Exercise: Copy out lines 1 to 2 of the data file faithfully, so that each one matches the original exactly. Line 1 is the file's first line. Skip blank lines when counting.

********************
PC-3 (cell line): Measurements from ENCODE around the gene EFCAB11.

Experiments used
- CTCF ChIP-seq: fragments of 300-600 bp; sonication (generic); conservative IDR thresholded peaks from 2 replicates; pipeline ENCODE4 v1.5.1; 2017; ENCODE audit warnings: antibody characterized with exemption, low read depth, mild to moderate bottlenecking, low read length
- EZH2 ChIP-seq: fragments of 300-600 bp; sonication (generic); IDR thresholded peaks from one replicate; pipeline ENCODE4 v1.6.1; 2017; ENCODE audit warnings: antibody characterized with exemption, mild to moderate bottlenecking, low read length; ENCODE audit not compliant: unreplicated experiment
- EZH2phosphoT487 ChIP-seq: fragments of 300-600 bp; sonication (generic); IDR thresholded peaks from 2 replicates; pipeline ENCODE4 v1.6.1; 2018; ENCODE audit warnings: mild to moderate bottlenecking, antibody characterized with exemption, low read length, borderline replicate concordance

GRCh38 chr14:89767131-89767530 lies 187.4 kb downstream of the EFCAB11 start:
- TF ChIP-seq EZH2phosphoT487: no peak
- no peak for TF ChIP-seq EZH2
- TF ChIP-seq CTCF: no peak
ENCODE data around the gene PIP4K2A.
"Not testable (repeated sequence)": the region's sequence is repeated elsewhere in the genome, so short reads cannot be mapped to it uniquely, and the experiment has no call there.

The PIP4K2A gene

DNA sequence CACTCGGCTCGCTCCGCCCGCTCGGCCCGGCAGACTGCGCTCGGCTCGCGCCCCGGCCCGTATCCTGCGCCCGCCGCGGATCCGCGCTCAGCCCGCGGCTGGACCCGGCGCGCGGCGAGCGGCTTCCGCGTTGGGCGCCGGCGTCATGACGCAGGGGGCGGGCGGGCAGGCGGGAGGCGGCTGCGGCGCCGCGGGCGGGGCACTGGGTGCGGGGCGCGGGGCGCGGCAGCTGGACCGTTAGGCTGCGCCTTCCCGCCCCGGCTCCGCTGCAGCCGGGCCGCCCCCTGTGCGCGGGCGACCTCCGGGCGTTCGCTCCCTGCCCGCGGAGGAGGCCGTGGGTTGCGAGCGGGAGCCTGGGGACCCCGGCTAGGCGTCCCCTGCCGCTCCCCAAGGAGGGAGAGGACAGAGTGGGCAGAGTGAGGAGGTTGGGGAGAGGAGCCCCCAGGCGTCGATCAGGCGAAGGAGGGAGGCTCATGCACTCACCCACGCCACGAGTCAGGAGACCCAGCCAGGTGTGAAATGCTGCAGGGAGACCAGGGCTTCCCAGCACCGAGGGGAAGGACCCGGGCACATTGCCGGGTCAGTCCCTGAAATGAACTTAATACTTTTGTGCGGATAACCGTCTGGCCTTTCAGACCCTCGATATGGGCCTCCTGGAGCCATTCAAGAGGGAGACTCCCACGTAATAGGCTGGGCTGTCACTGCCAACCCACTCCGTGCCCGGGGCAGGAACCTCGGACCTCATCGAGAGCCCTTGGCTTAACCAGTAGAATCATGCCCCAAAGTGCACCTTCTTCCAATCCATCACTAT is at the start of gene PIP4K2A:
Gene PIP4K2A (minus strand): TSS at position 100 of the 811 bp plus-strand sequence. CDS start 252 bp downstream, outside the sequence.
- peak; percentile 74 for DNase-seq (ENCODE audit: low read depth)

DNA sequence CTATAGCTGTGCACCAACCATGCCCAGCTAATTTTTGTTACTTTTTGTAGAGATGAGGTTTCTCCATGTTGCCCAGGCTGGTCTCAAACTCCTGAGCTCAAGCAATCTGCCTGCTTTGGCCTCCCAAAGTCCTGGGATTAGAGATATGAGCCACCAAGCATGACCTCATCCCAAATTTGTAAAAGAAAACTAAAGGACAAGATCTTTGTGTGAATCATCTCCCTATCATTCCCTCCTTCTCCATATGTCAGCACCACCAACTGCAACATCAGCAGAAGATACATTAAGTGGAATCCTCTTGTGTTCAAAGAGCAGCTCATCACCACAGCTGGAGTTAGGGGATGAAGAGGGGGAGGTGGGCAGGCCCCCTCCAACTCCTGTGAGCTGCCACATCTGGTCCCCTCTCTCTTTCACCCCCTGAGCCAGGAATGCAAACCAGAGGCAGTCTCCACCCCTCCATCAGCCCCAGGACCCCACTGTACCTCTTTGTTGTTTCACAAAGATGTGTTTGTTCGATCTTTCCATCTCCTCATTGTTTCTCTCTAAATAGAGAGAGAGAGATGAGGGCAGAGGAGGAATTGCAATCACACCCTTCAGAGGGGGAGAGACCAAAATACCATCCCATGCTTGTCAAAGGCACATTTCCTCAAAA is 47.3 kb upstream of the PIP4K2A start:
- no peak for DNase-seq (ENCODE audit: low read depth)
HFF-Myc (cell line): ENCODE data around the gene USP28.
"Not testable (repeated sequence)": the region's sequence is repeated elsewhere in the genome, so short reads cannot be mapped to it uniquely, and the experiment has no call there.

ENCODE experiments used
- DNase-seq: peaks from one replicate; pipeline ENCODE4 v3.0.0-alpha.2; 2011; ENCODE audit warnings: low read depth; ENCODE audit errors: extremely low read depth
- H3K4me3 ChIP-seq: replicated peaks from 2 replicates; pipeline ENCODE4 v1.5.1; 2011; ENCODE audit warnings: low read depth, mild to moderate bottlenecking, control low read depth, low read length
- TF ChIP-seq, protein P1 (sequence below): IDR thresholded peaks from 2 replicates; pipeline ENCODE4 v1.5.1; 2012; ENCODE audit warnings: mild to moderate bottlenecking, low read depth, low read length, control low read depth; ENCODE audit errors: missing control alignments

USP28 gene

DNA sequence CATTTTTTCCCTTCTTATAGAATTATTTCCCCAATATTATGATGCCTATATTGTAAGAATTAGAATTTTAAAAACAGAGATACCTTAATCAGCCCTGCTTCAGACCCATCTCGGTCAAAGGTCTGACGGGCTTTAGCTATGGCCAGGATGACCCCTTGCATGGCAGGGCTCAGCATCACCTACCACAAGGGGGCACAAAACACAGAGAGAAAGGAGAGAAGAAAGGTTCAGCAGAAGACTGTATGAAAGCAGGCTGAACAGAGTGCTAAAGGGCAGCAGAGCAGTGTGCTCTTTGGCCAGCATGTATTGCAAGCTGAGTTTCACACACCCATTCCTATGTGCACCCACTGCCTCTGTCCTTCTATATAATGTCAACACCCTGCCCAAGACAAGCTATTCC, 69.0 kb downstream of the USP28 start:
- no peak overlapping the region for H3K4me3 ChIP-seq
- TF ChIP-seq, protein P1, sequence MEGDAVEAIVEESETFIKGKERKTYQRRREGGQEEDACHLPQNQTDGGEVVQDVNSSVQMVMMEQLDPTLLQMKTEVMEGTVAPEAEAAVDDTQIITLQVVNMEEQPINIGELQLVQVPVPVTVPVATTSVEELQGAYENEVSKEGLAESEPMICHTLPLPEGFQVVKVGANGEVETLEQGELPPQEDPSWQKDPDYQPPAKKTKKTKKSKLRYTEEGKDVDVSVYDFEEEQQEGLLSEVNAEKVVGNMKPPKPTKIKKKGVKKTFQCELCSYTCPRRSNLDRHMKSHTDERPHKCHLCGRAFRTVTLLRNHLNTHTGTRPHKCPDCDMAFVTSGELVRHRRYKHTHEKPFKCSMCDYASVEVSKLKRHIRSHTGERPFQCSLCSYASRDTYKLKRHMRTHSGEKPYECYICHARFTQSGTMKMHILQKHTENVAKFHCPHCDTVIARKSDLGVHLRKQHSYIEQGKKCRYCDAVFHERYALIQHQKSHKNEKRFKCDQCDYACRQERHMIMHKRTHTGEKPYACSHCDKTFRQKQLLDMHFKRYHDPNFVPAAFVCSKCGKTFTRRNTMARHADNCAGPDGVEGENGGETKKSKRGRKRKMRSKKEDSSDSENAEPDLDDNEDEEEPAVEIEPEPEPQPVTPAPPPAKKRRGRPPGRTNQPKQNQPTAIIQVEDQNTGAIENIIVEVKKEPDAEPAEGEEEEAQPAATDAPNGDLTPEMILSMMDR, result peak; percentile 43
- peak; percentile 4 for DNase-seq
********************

PC-3 (cell line): Measurements from ENCODE around the gene EFCAB11.

Experiments used